Results

Aggregated rates (95%CI) of hospital transfer and death in the RACF population in Australia were estimated to be 5.55 (5.485.59) and 2.53 (2.492.57) per 100 bed-months, respectively. Table 1 (available in PDF) summarises background monthly count and rates of studied health outcomes by year per 100 residential beds, assuming 100% or 90% bed occupancy. Seasonal variation was evident with incidence risk ratios of hospital transfer and death higher during mid-winter months of July and August (p<0.001 respectively) (Figure 1 & supplemental appendix - available in PDF). Higher average monthly rates of hospital transfer and death were recorded in 2017, coincident with the severe 2017 Australian influenza season5.

The expected rate of hospital transfer and death in one week following COVID-19 vaccination was estimated to be 1.27 (1.101.51) and 0.58 (0.440.75) per 100 beds/ vaccinated aged-care residents, respectively. For example, for each 10,000 RACF residents receiving COVID-19 vaccination, 127 hospital transfers and 58 deaths would be expected within one week of vaccination, assuming no association with vaccine.  

Discussion

These background rates can be used to help evaluate the safety of COVID-19 vaccines administered in RACF setting, increasing confidence to understand not only expected rates of health events, but also to help detect changes above these levels.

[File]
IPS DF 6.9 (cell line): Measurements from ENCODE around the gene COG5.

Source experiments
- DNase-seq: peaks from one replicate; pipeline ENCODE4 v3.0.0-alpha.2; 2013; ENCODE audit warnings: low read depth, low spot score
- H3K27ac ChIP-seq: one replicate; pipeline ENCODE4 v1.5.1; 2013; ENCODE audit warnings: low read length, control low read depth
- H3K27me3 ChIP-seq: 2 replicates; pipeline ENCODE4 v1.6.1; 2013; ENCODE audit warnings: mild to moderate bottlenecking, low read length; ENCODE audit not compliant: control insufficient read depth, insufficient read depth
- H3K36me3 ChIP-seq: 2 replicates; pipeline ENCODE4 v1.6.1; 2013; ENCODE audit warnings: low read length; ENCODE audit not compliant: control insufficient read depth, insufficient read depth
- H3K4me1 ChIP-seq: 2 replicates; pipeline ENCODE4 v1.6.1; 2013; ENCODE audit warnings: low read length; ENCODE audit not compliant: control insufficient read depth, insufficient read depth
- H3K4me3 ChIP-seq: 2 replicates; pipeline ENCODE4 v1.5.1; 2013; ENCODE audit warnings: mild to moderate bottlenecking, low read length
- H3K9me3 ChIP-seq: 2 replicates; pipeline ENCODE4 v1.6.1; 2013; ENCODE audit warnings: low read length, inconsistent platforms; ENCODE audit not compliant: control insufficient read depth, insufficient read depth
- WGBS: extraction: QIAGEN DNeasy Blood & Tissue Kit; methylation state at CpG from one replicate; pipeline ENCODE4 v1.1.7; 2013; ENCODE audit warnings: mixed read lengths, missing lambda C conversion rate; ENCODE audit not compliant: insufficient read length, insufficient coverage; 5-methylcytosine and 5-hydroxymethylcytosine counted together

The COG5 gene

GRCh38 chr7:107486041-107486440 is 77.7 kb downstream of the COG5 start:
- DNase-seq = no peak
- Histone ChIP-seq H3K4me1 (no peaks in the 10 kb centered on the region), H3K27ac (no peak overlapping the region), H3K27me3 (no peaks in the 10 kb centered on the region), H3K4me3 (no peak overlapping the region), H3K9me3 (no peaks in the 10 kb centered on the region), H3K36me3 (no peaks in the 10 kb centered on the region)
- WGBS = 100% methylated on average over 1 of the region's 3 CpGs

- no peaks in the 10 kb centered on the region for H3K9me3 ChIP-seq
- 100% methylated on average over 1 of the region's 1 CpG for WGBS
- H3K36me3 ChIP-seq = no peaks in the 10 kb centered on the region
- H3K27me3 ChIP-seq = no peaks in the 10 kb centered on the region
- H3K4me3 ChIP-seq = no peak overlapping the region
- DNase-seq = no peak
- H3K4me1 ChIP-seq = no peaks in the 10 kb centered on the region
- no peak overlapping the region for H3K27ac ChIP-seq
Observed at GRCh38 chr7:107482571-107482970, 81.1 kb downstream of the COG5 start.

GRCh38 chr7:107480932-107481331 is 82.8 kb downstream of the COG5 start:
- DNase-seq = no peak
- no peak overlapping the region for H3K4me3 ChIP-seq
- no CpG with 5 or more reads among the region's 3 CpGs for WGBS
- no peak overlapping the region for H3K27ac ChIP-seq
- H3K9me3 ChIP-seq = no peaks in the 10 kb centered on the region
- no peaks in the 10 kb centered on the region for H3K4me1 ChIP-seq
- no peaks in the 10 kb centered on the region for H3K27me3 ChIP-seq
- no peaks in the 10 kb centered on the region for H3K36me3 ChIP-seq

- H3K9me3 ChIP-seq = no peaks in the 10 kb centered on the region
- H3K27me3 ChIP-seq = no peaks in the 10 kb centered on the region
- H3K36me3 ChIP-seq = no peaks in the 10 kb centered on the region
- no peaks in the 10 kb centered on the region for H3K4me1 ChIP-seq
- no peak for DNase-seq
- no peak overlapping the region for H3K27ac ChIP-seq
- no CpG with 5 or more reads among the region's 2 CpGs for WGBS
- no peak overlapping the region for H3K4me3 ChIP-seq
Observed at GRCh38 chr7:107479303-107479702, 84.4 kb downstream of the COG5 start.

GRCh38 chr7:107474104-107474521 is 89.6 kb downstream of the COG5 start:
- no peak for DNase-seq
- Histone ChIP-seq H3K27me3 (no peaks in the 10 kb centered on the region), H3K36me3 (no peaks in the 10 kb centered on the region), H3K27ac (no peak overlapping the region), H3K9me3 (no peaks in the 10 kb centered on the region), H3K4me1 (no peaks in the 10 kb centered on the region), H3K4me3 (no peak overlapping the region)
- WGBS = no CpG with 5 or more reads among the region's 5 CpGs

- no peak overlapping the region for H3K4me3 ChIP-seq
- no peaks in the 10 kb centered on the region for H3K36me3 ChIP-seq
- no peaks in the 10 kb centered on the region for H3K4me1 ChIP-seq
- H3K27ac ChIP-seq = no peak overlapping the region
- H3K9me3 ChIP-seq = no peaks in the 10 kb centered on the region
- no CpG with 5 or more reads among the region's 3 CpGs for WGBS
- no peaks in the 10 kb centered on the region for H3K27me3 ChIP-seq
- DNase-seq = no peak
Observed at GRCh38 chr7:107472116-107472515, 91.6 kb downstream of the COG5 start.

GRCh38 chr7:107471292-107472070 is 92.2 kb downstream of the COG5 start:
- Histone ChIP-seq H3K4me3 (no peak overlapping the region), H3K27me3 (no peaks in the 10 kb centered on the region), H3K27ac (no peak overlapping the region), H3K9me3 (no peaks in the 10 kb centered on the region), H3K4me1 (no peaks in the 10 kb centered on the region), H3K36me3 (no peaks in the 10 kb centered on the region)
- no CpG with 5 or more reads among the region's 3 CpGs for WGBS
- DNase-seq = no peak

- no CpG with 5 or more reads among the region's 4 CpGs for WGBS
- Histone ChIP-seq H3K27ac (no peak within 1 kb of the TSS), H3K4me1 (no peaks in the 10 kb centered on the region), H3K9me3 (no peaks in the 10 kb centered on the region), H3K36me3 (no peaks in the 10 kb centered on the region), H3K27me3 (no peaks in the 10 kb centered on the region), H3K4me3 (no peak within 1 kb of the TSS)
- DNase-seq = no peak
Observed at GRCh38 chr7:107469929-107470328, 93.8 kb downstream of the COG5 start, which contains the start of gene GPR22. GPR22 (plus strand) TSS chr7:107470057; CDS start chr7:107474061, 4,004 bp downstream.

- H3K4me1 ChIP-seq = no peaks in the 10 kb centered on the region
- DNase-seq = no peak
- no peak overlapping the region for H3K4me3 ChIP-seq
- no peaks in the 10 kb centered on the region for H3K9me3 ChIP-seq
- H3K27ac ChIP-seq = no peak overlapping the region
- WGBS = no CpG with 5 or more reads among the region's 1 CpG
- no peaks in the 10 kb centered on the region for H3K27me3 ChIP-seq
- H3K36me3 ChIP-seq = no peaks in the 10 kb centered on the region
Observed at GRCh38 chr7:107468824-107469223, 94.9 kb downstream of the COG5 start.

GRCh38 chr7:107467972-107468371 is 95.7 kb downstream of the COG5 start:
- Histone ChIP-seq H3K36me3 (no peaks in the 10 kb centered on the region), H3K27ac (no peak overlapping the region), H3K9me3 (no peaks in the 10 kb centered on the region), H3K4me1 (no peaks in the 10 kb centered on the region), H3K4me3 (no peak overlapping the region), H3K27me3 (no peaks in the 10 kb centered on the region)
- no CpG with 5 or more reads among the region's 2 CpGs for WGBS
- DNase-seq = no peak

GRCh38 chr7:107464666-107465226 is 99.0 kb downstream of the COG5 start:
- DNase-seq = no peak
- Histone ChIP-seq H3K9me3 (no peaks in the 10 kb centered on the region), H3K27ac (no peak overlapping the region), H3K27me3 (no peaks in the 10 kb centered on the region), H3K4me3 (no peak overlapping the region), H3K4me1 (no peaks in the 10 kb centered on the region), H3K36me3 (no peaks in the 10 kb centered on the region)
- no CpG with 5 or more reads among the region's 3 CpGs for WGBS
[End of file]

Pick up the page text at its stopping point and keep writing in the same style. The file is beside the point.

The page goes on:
References

  1. Hashan MR, Smoll N, King C, et al. Epidemiology and clinical features of COVID-19 outbreaks in aged care facilities: A systematic review and meta-analysis, EClinicalMedicine 2021 https://doi.org/10.1016/j.eclinm.2021.100771
  2. Australian Government Department of Health. Covid-19-outbreaks-in-australian-residential-aged-care-facilities. National Snapshot.  https://www.health.gov.au/sites/default/files/documents/2020/09/covid-19-outbreaks-in-australian-residential-aged-care-facilities-11-september-2020.pdf  (Accessed 14 March 2021)
  3. Torjesen ICovid-19: Doctors in Norway told to assess severely frail patients for vaccination BMJ 2021; 372 :n167 doi:10.1136/bmj.n167
  4. Black S, Eskola J, Siegrist CA, et.al. Importance of background rates of disease in assessment of vaccine safety during mass immunisation with pandemic H1N1 influenza vaccines. Lancet. 2009 Dec 19;374(9707):2115-2122. doi: 10.1016/S0140-6736(09)61877-8.
  5. Grant KA, Carville KS, Sullivan SG, et.al. A severe 2017 influenza season dominated by influenza A(H3N2), Victoria, Australia. Western Pac Surveill Response J. 2018;9(5 Suppl 1):18-26. Published 2018 Sep 28. doi:10.5365/wpsar.2018.9.5.010
  • Hazel J Clothier1,2
  • Yonatan M Mesfin2
  • Steven Strange3
  • Jim P Buttery1,2

  • 1 Murdoch Children’s Research Institute – SAEFVIC
  • 2 University of Melbourne
  • 3 Health Metrics

Correspondence: hazel.clothier@mcri.edu.au

Competing interests:

Conflict Interests: Hazel Clothier is seconded to Department of Health, Victoria and receives salary for her services.

Competing interests: No relevant disclosures